Half-Point India Rate Cut Seen by Economist Amid Cash ChaosBy and
‘Growth prospects have worsened post the demonetization drive’
Call by IIFL’s Datar is more aggressive than consensus outlook
Ashutosh Datar, the most accurate India interest-rate forecaster, is predicting a half-a-percentage-point cut on Wednesday that is more aggressive than the consensus estimate as the government’s currency recall risks slowing the economy.
“The rationale is simple: growth prospects have worsened post the demonetization drive while the pace of inflation is falling,” said Datar, an economist at Mumbai-based brokerage IIFL Institutional Equities Ltd. In September 2015, he was the only one among 52 analysts surveyed by Bloomberg to correctly predict the Reserve Bank of India’s 50-basis point cut.
Prime Minister Narendra Modi’s surprise Nov. 8 measure, designed to hurt those with unaccounted wealth by invalidating 86 percent of India’s currency in circulation, threatens to dent demand in an economy where almost all consumer payments are made in cash. Credit Suisse Group AG, Deutsche Bank AG and Standard Chartered Plc are among banks that have slashed full-year growth forecasts for Asia’s third-largest economy.
The monetary policy committee led by RBI Governor Urjit Patel will lower the repurchase rate by 25 basis points to 6 percent on Dec. 7, according to 31 of 44 economists in a Bloomberg survey. Eight expect no change, while Datar and four others see a reduction to 5.75 percent.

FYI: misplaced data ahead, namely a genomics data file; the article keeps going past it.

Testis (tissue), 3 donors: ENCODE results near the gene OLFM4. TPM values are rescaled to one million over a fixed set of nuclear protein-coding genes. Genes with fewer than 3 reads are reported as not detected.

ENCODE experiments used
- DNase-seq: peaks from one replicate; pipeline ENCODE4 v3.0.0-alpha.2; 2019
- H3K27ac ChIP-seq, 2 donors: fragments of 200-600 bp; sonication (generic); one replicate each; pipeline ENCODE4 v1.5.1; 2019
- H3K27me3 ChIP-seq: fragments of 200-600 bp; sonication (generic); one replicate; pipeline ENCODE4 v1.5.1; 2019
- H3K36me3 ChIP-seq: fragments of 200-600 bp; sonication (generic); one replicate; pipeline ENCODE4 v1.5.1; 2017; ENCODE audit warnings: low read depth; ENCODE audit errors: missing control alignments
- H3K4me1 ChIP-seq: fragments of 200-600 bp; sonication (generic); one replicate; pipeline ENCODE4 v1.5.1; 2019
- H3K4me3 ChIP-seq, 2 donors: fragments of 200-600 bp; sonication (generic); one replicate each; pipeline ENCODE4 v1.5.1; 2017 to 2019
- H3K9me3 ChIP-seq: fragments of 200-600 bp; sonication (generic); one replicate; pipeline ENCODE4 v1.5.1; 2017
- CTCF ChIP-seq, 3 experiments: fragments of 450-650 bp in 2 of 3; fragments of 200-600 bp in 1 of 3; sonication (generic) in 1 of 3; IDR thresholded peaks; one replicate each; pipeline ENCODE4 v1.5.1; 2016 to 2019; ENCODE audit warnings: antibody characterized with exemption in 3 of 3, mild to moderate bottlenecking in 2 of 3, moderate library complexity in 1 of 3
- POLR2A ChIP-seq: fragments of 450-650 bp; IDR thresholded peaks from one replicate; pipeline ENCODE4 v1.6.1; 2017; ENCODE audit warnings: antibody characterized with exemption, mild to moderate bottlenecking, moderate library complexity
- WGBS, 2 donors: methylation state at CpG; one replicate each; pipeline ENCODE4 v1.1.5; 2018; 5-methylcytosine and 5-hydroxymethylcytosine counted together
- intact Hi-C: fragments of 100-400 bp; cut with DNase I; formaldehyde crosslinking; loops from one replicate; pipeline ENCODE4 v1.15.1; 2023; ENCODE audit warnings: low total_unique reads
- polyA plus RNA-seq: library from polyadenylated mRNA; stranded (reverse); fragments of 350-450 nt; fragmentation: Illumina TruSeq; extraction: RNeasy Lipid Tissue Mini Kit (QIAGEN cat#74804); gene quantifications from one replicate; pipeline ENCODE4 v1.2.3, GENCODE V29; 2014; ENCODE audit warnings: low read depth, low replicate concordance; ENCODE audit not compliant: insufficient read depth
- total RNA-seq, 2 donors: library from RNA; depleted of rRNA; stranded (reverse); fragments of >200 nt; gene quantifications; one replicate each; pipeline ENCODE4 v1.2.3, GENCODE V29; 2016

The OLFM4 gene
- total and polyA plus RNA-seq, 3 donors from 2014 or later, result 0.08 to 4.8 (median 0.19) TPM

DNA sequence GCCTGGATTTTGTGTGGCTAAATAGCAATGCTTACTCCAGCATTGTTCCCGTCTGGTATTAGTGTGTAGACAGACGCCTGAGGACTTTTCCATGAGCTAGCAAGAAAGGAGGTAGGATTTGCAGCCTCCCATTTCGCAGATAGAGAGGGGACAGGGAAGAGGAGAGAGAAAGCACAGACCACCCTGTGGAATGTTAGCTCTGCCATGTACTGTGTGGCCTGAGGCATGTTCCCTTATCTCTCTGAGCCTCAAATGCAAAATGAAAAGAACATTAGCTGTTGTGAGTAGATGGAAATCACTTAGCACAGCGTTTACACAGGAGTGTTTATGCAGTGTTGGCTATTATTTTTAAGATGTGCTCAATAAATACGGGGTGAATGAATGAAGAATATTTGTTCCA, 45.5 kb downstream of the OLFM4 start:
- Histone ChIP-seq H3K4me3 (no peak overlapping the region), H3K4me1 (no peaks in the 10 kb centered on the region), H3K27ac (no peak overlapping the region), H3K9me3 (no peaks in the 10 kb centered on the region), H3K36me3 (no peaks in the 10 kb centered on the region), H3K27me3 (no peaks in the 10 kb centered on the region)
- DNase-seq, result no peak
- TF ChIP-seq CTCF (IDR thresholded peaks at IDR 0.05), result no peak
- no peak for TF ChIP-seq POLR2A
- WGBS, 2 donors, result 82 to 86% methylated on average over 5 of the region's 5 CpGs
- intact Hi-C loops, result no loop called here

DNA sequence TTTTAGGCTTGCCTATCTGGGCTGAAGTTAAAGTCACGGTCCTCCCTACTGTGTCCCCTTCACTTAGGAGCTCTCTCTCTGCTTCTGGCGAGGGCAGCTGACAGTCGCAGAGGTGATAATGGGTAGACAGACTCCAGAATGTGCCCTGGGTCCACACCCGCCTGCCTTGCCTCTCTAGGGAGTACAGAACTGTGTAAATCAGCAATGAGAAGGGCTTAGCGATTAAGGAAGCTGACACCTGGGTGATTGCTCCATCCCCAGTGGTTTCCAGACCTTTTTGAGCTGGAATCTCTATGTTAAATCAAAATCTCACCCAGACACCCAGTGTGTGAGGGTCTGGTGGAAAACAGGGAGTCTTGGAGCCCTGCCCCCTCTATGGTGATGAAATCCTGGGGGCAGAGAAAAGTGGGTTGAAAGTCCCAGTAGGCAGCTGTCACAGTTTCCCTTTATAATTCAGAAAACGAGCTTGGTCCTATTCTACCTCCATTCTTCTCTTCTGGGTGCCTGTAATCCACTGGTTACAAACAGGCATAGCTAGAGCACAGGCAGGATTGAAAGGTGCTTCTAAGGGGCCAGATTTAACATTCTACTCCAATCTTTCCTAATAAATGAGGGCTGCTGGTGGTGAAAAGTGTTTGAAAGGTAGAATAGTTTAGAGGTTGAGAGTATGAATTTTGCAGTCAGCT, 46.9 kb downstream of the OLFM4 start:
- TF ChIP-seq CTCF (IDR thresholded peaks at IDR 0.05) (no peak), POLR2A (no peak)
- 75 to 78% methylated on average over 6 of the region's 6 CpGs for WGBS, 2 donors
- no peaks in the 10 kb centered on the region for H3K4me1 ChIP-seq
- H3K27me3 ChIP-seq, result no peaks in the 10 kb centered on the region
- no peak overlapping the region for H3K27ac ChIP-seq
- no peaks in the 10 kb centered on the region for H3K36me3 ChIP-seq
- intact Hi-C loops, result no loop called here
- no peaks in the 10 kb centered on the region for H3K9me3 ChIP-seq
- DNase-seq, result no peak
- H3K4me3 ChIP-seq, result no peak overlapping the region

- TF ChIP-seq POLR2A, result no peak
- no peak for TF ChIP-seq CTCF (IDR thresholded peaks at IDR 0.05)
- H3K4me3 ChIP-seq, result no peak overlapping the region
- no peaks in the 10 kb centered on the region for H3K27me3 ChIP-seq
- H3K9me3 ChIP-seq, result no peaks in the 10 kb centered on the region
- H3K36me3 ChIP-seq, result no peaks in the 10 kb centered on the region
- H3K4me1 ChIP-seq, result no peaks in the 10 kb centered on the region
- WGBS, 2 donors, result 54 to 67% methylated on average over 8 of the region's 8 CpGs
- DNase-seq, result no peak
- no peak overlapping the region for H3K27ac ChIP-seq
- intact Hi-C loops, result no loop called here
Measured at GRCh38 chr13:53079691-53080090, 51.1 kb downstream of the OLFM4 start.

Benchmark 10-year sovereign bonds last month capped their best performance since April 2009 and one-year rate swaps slumped as consumer-price inflation slowed to a 14-month low of 4.20 percent in October. The median estimate in a separate Bloomberg survey conducted from Oct. 21 to Oct. 27, before Modi’s move, showed economists had forecast no change in the repo rate this week.
“We were seriously not expecting a December rate cut but with the coming disruption in growth due to demonetization, we are calling for a reduction,’’ said Saugata Bhattacharya, an economist at Axis Bank Ltd. in Mumbai. “There is going to be a hit on growth.”
Bonds have surged as the currency recall had citizens rushing to banks to deposit the defunct notes, flooding the financial system with cash and boosting demand for debt. The 10-year yield sank 55 basis points in November and is down 156 basis points in 2016 at 6.20 percent.
A half-point rate cut on Wednesday “may see yields on the 10-year benchmark bond dropping another 10-20 basis points over the next three, four months,” said Datar, whose predictions have been most accurate in contributed surveys over the past two years.
Patel, who became the RBI chief in early September, is facing fires on multiple fronts. Even as the economy braces for the impact of the currency recall, expansion already slowed more-than-estimated last quarter.
The central bank has also had to resort to extraordinary measures to manage surging banking-system liquidity, and to make matters worse, the rupee sank to a record on Nov. 24 amid an emerging-market selloff triggered by the prospect of a U.S. rate increase this month.
“We would be looking at more clarity on how the liquidity will be managed,” Datar said.
— With assistance by Manish Modi, and Cynthia Li